The after school program for students in the Baker School District has survived many challenges in recent months.
Because of recent budget cutbacks, the City of Baker and its Recreation Department no longer was involved with the after school program, but Superintendent Aaron Skogen was able to coordinate with the Fallon County Commission to get the financial support it needed to keep the program going.
“So far things are going good,” the superintendent said Tuesday.
However, the program is facing another challenge. “We do have a hiccup. We are looking for a director for the program again,” he said, adding that the person selected has had to step down for personal reasons.
The district is accepting applications until the director position is filled. “The job description is on our website,” the superintendent said.
The after school program runs Monday through Friday until 5:30 p.m. at Lincoln Elementary School. The program is for students from Kindergarten through sixth grade, he added.
“At this point, it is running very smooth. The individuals who have helped us run it have run the program in the past. We were able to start the school year very similar to the way the City Rec Department used to run the program.”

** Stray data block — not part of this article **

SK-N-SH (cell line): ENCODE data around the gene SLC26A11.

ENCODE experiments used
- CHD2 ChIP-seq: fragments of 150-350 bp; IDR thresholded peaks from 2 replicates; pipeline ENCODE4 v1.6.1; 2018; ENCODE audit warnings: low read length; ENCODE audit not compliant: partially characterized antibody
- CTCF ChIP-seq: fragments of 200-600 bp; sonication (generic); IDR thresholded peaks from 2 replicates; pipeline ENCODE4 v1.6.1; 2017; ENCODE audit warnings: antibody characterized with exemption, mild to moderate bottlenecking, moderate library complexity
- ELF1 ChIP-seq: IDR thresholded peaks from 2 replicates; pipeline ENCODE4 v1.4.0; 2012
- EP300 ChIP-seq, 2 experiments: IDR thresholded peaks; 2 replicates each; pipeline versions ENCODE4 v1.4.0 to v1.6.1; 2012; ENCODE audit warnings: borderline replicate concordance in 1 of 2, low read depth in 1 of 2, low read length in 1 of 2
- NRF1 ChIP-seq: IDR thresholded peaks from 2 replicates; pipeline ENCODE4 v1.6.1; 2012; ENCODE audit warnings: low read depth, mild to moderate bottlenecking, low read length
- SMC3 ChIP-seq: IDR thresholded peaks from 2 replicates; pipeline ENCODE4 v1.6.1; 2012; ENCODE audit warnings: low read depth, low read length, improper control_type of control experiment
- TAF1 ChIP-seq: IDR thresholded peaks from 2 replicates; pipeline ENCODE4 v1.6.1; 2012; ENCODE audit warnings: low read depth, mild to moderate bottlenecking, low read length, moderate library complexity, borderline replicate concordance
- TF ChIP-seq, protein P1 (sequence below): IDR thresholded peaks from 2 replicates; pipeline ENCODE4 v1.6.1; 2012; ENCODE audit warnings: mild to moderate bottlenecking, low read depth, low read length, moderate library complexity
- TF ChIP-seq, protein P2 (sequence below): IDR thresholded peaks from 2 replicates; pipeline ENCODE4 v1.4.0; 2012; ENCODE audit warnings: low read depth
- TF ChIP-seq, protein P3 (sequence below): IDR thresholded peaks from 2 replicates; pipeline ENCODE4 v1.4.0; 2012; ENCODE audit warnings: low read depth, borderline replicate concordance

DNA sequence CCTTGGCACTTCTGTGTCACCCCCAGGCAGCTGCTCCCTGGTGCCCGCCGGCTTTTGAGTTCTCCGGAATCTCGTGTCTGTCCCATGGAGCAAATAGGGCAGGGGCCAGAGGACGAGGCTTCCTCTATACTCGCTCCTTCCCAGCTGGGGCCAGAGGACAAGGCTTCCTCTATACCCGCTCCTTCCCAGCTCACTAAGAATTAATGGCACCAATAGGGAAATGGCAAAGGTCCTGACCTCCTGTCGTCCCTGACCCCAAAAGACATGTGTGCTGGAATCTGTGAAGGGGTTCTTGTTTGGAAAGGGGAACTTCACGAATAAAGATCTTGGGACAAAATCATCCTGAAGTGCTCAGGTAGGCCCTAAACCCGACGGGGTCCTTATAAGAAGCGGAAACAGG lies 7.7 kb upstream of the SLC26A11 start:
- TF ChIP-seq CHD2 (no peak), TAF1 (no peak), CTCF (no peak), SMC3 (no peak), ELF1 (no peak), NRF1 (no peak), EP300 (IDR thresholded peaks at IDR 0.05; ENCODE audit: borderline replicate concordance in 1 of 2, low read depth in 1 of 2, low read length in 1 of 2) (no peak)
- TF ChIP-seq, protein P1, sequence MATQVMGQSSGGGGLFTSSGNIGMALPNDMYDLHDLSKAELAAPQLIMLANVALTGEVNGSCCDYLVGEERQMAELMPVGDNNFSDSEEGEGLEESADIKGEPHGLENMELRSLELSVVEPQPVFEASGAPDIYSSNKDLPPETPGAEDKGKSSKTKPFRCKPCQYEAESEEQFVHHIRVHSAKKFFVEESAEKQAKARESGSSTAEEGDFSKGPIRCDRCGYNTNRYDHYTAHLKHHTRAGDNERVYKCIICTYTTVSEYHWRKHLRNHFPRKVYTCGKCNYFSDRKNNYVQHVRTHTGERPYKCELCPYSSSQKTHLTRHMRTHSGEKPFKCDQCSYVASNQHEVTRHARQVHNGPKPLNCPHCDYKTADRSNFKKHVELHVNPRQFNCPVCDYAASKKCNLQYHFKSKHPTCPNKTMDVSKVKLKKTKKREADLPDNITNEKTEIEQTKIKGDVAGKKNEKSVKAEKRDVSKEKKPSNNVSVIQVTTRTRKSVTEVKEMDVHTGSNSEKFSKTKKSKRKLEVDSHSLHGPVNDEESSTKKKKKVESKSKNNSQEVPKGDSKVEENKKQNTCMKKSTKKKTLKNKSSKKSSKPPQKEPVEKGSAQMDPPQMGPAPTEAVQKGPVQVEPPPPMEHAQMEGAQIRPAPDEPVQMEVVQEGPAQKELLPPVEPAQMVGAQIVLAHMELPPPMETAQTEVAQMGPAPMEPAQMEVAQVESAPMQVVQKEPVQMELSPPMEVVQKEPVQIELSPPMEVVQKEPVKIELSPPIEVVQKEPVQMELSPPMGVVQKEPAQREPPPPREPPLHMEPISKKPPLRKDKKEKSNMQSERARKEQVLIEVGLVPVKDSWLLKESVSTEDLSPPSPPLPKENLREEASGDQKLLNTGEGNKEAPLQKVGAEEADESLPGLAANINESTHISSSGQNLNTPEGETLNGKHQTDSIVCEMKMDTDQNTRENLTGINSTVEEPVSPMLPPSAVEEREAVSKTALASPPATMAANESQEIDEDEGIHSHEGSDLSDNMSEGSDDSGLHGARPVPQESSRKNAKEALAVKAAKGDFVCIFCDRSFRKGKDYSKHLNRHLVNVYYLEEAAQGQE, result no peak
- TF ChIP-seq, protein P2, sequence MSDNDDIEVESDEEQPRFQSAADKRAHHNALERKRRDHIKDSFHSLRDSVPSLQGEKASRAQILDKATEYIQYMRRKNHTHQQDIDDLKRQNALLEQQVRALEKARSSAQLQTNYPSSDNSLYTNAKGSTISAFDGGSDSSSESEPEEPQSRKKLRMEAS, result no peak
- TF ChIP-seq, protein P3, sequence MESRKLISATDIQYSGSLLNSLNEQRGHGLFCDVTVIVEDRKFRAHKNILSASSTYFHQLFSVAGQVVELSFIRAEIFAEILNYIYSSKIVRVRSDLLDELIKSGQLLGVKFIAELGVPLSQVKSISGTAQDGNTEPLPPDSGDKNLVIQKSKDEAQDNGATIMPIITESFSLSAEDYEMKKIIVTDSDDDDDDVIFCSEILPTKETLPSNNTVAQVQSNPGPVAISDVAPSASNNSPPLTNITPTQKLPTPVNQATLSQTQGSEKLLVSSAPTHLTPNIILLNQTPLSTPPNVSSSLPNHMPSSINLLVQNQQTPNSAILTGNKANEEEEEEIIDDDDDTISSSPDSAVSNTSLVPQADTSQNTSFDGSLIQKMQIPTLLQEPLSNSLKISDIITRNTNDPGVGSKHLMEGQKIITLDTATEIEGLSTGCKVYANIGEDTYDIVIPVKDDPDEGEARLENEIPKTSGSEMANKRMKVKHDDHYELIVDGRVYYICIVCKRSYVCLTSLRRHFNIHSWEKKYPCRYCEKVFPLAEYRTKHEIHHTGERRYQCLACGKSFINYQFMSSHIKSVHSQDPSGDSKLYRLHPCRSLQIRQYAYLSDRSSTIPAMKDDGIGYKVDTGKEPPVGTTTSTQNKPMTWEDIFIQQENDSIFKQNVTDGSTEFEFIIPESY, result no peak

The program is now being financially supported both from the parents and from county funding, the superintendent explained.
“They (the Fallon County Commissioners) agreed to help fund the program and they started our fund balance. We do charge parents $4.60 a day,” he added.
The participants get a nutritious snack each day while having a chance to get tutoring with their classwork and homework, in addition to games and other activities available.
“We won’t really know until the year’s end how we are doing (financially),” the superintendent explained. “All of our numbers were projected on what we anticipated for the cost of staff. So we are going to re-evaluate come spring and sit down with the commissioners on how the program went for the year... what the funding revenue looked like.”
“We are not trying to make money off the program. We are hoping just to break even,” the superintendent said.
In terms of participation, the number of students participating is about average for the amount of participation in the past. “We typically average about 20 (students) a day.”
This is the first time the district has had full administrative control of the program, he explained.